Revisiting the Premiere Pro Lumetri Workflow
Mixing Light Contributor R. Neil Haugen is starting a series of Insights on the Lumetri workflow in Premiere Pro CC 2019. It’s been a few years since I’ve taken a detailed look at the Lumetri interface. But in that initial series the observations I’ve made about how the core toolset works, still hold true.
The Lumetri workflow remains editor friendly
Most of the tools roll of highlights and shadows, rather than clipping them. And while big changes to tone and color can be accomplished, Lumetri is more concerned with keeping the editor from making big mistakes when color correcting. It’s an approach that I appreciate. Lumetri combines more than a dozen tools into a unified interface for quick and easy access. But there’s a problem.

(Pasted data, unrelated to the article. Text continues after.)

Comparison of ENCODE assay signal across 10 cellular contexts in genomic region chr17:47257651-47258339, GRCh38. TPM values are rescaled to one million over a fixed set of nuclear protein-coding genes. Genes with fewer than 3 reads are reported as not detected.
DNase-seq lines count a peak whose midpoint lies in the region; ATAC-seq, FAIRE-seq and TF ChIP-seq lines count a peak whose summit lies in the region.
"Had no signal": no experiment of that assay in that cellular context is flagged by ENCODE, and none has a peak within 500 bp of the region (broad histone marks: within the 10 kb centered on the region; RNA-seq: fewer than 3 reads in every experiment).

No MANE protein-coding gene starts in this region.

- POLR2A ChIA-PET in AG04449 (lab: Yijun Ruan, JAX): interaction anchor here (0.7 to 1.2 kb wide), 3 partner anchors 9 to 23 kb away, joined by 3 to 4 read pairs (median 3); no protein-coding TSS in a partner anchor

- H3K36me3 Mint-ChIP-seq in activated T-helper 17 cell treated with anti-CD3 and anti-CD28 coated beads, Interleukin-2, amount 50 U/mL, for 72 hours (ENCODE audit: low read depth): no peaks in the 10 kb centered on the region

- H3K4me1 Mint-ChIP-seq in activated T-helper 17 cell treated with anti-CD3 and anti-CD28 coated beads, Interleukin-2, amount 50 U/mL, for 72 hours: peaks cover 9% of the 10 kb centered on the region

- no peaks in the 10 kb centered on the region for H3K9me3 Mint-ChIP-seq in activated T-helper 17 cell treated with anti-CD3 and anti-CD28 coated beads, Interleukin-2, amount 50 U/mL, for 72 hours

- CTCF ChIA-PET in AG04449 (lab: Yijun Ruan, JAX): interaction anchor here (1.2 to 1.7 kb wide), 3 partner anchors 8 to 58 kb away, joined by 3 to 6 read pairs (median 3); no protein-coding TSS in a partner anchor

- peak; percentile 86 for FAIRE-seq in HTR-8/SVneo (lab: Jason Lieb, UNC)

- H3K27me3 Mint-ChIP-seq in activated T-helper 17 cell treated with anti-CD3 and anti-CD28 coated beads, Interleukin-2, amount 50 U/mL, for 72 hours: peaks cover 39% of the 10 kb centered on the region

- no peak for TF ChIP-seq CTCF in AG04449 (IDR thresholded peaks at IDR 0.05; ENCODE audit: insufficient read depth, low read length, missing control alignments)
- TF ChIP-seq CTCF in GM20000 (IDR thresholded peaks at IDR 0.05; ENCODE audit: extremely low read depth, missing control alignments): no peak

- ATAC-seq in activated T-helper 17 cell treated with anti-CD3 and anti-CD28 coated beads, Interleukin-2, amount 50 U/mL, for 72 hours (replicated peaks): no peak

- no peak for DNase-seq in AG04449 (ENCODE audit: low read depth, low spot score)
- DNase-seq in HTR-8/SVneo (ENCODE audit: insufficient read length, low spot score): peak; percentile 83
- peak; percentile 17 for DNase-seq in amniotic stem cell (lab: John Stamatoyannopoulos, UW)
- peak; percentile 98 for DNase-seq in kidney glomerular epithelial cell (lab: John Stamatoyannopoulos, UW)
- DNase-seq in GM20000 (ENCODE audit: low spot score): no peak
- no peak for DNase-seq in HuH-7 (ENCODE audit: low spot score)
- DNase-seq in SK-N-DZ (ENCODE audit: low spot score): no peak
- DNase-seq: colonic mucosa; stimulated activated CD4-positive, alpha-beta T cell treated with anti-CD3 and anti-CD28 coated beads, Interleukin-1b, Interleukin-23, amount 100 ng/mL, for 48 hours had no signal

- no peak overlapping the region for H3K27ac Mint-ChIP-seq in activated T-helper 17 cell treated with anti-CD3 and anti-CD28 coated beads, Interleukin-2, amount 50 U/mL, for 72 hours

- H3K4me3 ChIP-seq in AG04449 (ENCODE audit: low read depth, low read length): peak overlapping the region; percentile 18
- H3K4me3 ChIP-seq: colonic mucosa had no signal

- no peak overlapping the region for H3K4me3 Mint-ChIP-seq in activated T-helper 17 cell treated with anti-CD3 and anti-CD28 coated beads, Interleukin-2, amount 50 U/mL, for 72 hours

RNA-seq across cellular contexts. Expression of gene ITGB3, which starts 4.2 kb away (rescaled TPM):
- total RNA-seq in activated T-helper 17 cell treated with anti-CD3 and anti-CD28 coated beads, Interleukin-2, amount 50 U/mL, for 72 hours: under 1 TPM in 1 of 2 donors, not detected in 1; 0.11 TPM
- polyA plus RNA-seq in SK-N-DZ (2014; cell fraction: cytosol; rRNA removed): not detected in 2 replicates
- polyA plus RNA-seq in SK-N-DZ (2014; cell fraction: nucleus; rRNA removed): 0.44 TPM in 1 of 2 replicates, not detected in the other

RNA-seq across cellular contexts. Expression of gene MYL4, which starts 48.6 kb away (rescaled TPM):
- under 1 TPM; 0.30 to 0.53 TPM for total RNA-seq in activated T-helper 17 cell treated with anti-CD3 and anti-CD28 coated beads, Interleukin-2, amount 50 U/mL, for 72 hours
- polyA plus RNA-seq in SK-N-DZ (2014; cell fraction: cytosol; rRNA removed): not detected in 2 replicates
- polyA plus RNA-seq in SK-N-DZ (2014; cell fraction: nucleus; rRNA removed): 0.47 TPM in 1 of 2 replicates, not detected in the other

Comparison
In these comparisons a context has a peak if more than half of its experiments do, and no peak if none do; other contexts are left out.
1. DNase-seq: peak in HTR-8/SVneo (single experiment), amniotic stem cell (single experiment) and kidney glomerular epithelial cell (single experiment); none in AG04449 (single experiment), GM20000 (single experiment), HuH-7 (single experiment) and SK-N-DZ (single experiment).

Lumetri might be destructive to your image
The ‘destruction’ comes in the form of two different problems, both dealing with clipping ‘out of bounds’ detail (ie, detail that goes over 100% or under 0%).
- Highlight clipping: Depending on the Lumetri tool you use, you can easily recover clipped highlight detail. Or not.
- Black clipping: Depending on the Lumetri tool you use, you can easily recover clipped shadow detail. Or not.
The solution is non-obvious (until I point it out to you)
Luckily, Premiere’s scopes have a ‘clamping’ option that will let you know when detail you’re clipping out is unrecoverable. Or not.
In this video Insight, using test patterns we’ll look at highlight and shadow clipping. You’ll learn how to identify unrecoverable clipping. And you’ll learn a very specific combination of actions you never want to perform when recovering clipped shadow detail.